Made in the South

Right on Cue

Deep in the heart of Texas Hill Country, Leonard Bludworth churns out the world’s most beautiful pool cues

Photo: Brent Humphreys

Cue builder Leonard Bludworth in his Leakey, Texas, workshop.

One morning in june of 1981, Leonard Bludworth looked out the window of his Leakey, Texas, house and saw a giant motor home lumbering up his driveway. A few minutes later there was a knock on the door. It was the Billiards Congress of America Hall of Famer Cecil P. “Buddy” Hall. He told Bludworth bluntly: “I’m not leaving until you build me a cue.” Bludworth knew Hall from traveling on the pro tour as a pool-cue repairman, but he’d never made a cue from scratch for him—or for anybody else. The cue he made Hall was a stunner: maple shaft, deep V points, and four blue veneers with ebony. And it marked the beginning of Leonard Bludworth’s career as a world-class pool-cue builder.

Since then, Bludworth has built cues for seventeen international pool champions, from Mike Sigel to Steve Mizerak. He’s built them for television stars like Jerry Orbach (of Law and Order fame) and die-hard pool aficionados too. Bludworth is also the first in history to sell a $25,000 cue (commissioned by Grady “the Professor” Mathews), the first to sell a cue for $100,000, and the founder of both the American Cuemakers Association and the Cue Masters.

Photo: Brent Humphreys

A row of prized Bludworth cues.

Unfortunately, that record-breaking $100,000 cue was destroyed—cut to pieces with a band saw by an irate wife who caught her husband with his secretary. And they weren’t playing pool. “I suppose it was the first thing that came to her mind,” Bludworth says.

But back before all his success as a cue builder and before Hall showed up on his doorstep, Bludworth had a whole other career, a whole other life. It wasn’t until he had to close his shipyard business in the late 1970s that the idea came to him to put his hobby of playing pool to good use: He packed up his belongings and became the first traveling pool-cue repairman on the pro tour. Bludworth’s customers were the top thirty-two players. “No one knew how to repair cues,” Bludworth says. “I got to be so popular, players would call promoters and say, ‘If Blud can’t come, then we’re not going to show.’” And that’s how he came to know Hall, the player who would one day commission Bludworth’s very first cue.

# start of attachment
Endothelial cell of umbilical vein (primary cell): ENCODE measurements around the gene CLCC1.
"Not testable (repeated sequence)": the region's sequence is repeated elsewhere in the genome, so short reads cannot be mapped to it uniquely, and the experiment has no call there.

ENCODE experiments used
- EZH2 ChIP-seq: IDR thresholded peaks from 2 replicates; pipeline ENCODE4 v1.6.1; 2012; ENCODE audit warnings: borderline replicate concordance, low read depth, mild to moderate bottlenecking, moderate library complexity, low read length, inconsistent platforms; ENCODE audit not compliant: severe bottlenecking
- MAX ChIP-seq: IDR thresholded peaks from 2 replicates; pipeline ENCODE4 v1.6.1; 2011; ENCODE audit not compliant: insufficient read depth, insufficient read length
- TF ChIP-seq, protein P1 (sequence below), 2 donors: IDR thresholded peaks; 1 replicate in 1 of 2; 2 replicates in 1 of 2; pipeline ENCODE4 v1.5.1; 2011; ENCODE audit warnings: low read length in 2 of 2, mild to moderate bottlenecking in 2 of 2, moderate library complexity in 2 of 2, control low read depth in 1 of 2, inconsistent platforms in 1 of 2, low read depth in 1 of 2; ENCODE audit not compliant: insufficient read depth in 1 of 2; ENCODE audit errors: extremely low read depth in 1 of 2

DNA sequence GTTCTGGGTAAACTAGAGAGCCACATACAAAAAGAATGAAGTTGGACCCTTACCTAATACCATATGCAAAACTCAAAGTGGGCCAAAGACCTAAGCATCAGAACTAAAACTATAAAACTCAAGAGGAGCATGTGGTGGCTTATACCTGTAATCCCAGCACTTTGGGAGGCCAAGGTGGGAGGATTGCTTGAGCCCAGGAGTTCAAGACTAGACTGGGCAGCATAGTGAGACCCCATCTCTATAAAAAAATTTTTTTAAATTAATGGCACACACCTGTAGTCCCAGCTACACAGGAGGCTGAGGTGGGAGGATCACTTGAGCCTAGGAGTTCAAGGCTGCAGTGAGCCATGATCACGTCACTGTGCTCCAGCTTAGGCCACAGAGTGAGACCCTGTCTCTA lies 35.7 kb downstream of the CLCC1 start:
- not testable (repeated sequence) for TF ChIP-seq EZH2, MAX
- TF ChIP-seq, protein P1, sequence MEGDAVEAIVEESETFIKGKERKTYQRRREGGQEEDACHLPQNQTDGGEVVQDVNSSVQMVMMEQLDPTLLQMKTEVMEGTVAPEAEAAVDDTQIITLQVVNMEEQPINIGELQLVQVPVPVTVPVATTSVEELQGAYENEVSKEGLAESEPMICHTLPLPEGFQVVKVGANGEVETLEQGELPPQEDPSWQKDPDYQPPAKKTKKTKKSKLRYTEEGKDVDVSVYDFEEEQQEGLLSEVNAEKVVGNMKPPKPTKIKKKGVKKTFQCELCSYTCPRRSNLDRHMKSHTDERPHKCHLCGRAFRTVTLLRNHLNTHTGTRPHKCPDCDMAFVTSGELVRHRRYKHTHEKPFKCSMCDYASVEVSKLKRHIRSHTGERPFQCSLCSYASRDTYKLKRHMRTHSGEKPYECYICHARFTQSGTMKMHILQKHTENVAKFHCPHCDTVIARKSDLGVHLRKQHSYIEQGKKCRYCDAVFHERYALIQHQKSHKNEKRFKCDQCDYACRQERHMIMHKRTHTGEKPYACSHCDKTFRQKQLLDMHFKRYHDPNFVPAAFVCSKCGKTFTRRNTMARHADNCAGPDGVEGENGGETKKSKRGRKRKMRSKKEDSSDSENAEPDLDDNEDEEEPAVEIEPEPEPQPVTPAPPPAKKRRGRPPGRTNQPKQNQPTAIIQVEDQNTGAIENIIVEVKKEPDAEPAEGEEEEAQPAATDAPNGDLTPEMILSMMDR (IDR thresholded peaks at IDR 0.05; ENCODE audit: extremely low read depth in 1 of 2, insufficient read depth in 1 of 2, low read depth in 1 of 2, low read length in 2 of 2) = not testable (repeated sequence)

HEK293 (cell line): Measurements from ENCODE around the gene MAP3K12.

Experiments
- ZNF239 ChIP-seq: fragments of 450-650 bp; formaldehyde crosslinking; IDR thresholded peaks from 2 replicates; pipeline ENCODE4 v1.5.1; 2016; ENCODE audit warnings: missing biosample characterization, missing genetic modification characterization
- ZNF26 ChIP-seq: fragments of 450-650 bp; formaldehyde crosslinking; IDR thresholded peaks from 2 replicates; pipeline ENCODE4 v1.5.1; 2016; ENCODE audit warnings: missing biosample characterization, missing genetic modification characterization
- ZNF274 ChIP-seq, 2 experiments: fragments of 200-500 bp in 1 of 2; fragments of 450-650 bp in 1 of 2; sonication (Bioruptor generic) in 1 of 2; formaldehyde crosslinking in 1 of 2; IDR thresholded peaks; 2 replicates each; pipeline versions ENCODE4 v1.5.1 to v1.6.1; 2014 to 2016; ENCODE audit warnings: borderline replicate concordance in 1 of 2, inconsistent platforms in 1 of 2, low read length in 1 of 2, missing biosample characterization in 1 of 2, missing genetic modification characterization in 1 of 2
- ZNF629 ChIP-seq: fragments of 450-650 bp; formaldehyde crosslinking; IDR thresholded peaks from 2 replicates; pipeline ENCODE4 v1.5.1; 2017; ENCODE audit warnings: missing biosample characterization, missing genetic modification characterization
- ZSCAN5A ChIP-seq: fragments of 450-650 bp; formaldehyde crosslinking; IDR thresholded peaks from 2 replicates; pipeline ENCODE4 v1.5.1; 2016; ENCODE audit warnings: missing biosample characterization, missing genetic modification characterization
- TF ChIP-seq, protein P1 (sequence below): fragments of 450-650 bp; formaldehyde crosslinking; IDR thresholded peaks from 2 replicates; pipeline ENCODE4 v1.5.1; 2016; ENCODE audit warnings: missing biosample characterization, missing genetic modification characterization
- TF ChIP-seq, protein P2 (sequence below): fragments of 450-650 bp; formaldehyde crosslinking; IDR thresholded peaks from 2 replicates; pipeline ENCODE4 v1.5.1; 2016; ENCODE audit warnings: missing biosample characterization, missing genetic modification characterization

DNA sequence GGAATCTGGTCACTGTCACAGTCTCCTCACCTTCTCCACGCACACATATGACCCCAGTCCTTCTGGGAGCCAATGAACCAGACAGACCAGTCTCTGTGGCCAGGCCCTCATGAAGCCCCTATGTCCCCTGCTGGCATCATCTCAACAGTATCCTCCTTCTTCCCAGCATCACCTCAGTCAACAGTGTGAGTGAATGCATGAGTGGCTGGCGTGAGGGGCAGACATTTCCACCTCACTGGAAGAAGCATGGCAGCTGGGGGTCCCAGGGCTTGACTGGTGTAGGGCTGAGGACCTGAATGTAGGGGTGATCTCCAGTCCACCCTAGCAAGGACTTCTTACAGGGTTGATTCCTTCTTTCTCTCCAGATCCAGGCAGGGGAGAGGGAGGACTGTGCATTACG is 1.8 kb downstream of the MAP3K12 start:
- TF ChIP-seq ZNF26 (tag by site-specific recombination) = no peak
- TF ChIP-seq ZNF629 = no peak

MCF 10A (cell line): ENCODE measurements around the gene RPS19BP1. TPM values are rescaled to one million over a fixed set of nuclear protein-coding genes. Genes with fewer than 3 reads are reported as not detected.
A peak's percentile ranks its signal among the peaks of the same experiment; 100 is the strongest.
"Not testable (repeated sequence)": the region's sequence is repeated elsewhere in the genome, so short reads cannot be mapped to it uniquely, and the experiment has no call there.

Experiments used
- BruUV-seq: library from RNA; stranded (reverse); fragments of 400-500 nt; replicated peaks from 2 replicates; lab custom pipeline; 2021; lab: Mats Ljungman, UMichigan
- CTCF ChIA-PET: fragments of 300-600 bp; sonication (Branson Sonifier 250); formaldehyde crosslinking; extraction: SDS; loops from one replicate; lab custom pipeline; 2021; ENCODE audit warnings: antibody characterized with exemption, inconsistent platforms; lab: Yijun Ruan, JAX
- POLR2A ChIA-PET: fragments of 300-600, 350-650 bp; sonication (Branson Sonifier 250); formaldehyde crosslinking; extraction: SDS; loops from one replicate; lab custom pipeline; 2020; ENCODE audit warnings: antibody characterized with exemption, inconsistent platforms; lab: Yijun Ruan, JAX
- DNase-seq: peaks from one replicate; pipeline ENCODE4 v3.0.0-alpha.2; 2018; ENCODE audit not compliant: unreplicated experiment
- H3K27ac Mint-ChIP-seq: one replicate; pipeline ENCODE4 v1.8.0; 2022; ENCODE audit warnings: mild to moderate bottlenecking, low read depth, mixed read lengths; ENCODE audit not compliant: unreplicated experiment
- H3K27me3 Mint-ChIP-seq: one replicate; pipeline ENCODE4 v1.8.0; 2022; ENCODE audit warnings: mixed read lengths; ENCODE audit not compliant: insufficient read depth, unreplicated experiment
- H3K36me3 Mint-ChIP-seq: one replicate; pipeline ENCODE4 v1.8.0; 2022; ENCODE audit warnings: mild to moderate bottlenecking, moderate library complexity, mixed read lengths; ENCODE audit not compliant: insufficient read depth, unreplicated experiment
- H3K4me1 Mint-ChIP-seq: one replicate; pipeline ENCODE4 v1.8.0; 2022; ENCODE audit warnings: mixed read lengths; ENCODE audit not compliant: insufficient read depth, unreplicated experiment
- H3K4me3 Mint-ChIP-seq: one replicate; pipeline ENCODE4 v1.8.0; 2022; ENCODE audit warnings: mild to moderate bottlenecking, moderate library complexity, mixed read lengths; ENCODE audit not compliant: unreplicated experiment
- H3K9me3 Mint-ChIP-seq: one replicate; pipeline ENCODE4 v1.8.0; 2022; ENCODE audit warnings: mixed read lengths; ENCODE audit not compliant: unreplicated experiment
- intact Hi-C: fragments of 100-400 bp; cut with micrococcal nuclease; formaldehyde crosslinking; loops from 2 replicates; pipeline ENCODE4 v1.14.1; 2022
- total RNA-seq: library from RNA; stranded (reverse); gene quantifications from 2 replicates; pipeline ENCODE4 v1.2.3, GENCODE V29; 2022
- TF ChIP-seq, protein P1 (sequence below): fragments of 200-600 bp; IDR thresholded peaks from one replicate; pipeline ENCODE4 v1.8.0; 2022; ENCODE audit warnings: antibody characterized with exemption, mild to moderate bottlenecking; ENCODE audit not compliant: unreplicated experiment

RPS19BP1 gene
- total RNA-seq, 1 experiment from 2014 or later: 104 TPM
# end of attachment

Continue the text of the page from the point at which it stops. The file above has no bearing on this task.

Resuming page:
Over the years, some fifteen thousand cues have been produced and sold inside his 2,800-square-foot shop. In one corner, several cues that never made the “Blud” seal of approval line the wall like hostages.

Photo: Brent Humphreys

Bludworth sizes up a cue.

“They’re good cues too,” Bludworth says, “but if there’s a knot in the wood or a crack in an inlay and it isn’t perfect, it isn’t leaving my shop.”

Bludworth takes an average of eight months to build a cue, and most sell for upwards of $2,000. Selected woods are cured before the shafts are turned and shaped on his customized lathe. Then a pantograph is used to pattern the wood for a variety of inlays, including gold, silver, ivory, abalone, mother-of-pearl, and more. Even the hand-finished grips are available in every material imaginable, from Irish linen to ostrich leather.

All those fancy aesthetics aside, “cue design is just like a woman,” Bludworth says. “You can put on jewelry and it’s real pretty and all, but it’s just skin-deep. You have to go to the heart for a good one.”
So he tests every cue for balance, how it hits, how well it finesses on a table. Depending on the wood type, Bludworth “can make a cue hit real hard like a shock wave going off or make it play so soft it feels like a cushion.” Maple is dense, so the shaft has less flex and hits hard. Bocote, his favorite, “has a sensitive touch, so when you slap-draw the ball you can really feel it.”

Photo: Brent Humphreys

A copy of the American Cuemakers Association handbook.

Bludworth says people always ask him: “How’s that cue hit?” He laughs. “Well that’s like me asking how you French-kiss. You just don’t know until you test it.”

In the spring of 2008, after almost thirty years in the business and busy with other entrepreneurial endeavors, Bludworth decided to retire—but the hiatus was brief. The day he announced he would continue making custom cues, he had thirty-one orders by nightfall. “I had so many people asking me to make more cues, I thought, heck, it just isn’t right to let them down,” Bludworth says. “It gives me a great deal of satisfaction to make something for people to use for enjoyment and to make a living doing it.”